Spark: The next generation of philanthropists

Some nonprofits are just lucky. They get calls from corporations asking how they can help. From restaurants looking to host free events. From ad agencies looking to do some pro-bono work.

Of course, it’s not luck, really. Chalk it up to longevity, success at meeting its mission, and over the years becoming a vital and well-recognized part of the community. It takes a lot of work to get this “lucky.” But beyond that, it takes a vision and an energetic staff to take advantage of all that luck. Caritas seems to be in a great position to pull this off – and use it to enact some innovative ideas.

Last week I went to the kick-off event for Spark, a new initiative of Caritas’ to engage young professionals in its mission. According to Carol Thomas, development director, it’s an idea they’d had a while, but it took the donated efforts of Kolar Advertising to pull off. This past summer, Kolar called Caritas wondering if the nonprofit could use some pro-bono services. (Well, yeah.) Then, a new restaurant at The Domain called The Daily Grill called Caritas wanting to donate their services for a party. (And who’s going to say no to that?)

Still, a cool name and a cool restaurant do not a party make. Cool parties take cool people, like Maria. Maria is a young lawyer who heard about plans for Spark from a colleague, a board member of Caritas. In telling Maria about his chairing the new initiative, Maria grew more interested and eventually agreed to co-chair the effort. I talked to Maria (a fellow San Antonian) about what got her involved.

She told me she just really connected with the goals of Spark and the mission of Caritas. Like a lot of young professionals, she said she just didn’t identify with the stereotypical philanthropists (which I’ve always pictured to be octagenarian millionaires with a closet full of ball gowns and tiny, tiny shoes – my words, not hers). She was more into casual socializing, meeting friends for dinner or drinks out. But at the same time, she said, she knew she wanted to contribute to a good cause – but had never really found an entry point. Of course the goals of Spark include encouraging young professionals to volunteer and donate, you’d expect that. But there’s more – and less – to Spark’s goals: Spark really wants to introduce Caritas to young people – just let them know Caritas is out there – so that it can build a relationship with future generations of Austin philanthropists over time.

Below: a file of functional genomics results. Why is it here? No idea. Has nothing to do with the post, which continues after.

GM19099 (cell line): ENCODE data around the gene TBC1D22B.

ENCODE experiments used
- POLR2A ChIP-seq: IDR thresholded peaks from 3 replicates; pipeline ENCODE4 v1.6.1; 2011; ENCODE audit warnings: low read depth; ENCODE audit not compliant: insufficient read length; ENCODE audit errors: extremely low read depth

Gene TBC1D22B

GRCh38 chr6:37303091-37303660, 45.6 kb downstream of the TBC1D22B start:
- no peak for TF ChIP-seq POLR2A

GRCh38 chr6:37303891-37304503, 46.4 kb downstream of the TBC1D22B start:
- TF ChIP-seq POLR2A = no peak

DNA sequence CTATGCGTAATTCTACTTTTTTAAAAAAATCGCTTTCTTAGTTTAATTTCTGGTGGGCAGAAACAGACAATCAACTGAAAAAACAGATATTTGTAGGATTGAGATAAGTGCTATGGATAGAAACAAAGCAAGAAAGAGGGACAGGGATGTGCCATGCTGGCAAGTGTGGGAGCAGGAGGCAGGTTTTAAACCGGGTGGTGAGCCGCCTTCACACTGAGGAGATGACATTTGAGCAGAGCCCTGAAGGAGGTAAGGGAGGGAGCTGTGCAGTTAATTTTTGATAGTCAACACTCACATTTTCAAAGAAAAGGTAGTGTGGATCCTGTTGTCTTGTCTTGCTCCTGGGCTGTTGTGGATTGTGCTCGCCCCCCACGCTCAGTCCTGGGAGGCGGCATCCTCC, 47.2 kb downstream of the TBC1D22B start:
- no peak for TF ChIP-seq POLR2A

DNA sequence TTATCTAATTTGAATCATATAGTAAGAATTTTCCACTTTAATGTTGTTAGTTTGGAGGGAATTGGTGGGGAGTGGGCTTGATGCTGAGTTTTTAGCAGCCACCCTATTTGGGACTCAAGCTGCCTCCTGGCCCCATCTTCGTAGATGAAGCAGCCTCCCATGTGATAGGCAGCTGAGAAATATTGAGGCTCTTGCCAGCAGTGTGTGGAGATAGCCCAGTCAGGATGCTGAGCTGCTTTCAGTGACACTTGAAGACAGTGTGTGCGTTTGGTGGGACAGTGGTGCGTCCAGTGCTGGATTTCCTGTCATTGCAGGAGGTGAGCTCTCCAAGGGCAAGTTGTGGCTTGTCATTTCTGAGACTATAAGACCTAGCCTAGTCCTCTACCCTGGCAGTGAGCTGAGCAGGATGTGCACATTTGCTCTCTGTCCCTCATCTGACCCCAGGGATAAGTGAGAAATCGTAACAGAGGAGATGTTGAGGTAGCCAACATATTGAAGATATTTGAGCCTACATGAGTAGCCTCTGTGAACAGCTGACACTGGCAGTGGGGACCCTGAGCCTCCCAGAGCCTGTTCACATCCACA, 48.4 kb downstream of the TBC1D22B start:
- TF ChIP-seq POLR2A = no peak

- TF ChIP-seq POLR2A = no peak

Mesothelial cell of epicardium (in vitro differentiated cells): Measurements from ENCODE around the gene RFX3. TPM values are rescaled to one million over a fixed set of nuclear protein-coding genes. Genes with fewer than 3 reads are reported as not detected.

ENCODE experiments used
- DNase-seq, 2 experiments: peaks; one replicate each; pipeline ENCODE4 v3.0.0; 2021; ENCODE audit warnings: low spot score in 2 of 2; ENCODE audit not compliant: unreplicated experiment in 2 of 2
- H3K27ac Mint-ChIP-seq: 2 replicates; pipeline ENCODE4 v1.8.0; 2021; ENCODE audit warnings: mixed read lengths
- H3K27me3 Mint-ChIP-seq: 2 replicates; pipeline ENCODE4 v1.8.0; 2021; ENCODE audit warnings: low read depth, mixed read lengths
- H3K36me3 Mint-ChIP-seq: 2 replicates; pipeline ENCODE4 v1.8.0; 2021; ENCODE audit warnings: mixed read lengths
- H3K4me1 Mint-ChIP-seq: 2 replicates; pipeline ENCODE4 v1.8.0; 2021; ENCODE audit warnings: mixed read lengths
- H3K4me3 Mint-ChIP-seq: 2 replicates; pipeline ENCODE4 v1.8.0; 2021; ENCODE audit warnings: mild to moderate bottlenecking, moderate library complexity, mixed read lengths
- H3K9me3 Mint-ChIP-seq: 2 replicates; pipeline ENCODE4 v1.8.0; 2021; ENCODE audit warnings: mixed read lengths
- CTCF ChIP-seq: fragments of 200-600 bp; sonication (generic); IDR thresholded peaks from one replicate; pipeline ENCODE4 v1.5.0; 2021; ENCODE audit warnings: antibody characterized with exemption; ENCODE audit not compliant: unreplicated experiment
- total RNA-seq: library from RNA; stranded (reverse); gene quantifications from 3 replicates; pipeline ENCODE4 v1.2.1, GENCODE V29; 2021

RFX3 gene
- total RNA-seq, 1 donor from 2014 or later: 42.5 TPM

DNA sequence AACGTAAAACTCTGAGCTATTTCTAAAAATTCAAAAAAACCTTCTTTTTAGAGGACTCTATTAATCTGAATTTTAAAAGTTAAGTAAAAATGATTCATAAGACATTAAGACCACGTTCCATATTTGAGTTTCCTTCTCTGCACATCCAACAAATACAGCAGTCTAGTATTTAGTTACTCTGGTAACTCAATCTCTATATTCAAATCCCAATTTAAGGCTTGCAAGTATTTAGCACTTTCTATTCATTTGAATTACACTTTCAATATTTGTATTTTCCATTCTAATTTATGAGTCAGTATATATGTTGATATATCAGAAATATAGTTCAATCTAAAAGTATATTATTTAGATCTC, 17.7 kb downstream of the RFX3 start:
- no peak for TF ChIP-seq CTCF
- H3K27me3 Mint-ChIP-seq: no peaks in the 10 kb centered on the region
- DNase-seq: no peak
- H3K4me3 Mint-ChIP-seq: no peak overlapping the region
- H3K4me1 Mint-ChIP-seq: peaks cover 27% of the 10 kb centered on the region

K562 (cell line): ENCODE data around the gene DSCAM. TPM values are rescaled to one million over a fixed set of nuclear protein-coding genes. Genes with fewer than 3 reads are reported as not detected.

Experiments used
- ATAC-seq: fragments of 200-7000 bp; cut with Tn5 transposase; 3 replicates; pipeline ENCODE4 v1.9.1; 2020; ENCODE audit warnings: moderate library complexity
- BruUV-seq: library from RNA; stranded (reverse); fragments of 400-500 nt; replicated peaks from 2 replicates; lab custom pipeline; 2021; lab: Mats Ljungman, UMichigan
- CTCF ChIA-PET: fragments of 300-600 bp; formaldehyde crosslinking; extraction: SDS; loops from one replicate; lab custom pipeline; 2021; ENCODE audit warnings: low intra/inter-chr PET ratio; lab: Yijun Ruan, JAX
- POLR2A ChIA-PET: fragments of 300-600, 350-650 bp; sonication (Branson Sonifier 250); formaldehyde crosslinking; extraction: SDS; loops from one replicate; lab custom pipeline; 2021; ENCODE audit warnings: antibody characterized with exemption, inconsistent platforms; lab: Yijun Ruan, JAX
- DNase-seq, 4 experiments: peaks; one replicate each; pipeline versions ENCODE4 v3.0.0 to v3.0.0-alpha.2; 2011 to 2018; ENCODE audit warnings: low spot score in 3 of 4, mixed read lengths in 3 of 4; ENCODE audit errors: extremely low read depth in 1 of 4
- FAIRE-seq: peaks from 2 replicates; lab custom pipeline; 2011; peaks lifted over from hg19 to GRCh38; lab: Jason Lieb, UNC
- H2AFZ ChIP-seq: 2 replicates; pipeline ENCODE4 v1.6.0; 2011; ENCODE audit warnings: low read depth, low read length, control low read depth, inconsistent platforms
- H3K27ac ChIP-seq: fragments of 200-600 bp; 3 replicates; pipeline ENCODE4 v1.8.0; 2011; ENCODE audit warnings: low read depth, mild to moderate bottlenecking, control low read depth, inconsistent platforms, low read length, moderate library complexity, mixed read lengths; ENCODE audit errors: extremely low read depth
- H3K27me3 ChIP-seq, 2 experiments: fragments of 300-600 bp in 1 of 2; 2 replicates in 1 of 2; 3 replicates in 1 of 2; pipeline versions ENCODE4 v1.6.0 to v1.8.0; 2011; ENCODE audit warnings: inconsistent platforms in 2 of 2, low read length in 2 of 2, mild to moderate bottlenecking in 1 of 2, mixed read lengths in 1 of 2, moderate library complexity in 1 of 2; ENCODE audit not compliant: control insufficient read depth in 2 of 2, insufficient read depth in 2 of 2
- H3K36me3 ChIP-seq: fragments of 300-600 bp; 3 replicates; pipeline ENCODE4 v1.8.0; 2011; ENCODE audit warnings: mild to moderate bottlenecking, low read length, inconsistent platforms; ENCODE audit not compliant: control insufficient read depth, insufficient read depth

As we’ve talked about before, Austin enjoys/suffers from a mostly new, youthful, and mobile population, many of whom moved here because they valued the various burgeoning “scenes,” be it music or art or outdoor or technology or whatever. These are all worthwhile characteristics for a communuty to have, but good schools, safe communities, diversity… these are things families and more established residents care about – AND invest in.  

So it makes sense that Caritas and other groups INVEST IN young professionals. To me, it’s even better that Maria is a Hispanic young professional, because as the needs of Austin grow so do the needs for people who understand the culture and perspective of Hispanics – who happen to consitute a large portion of the needy in our town.

Sure, Caritas was lucky to enlist Maria to help lead Spark. But they also were smart enough to invest a little of their resources on the future supporters of their organization. The investment can’t help but pay off.

BTW: If you’re interested in being a part of Spark, consider attending the December 12 Happy Hour from 6:30 to 9:30 and the Continental Club. Bring a few cans of food for the pantry and check out the games, raffle, and live music. Plus the people. Don’t underestimte this Spark crowd. The room at The Daily Grill was packed and even after the food ran out, most everyone stuck around.


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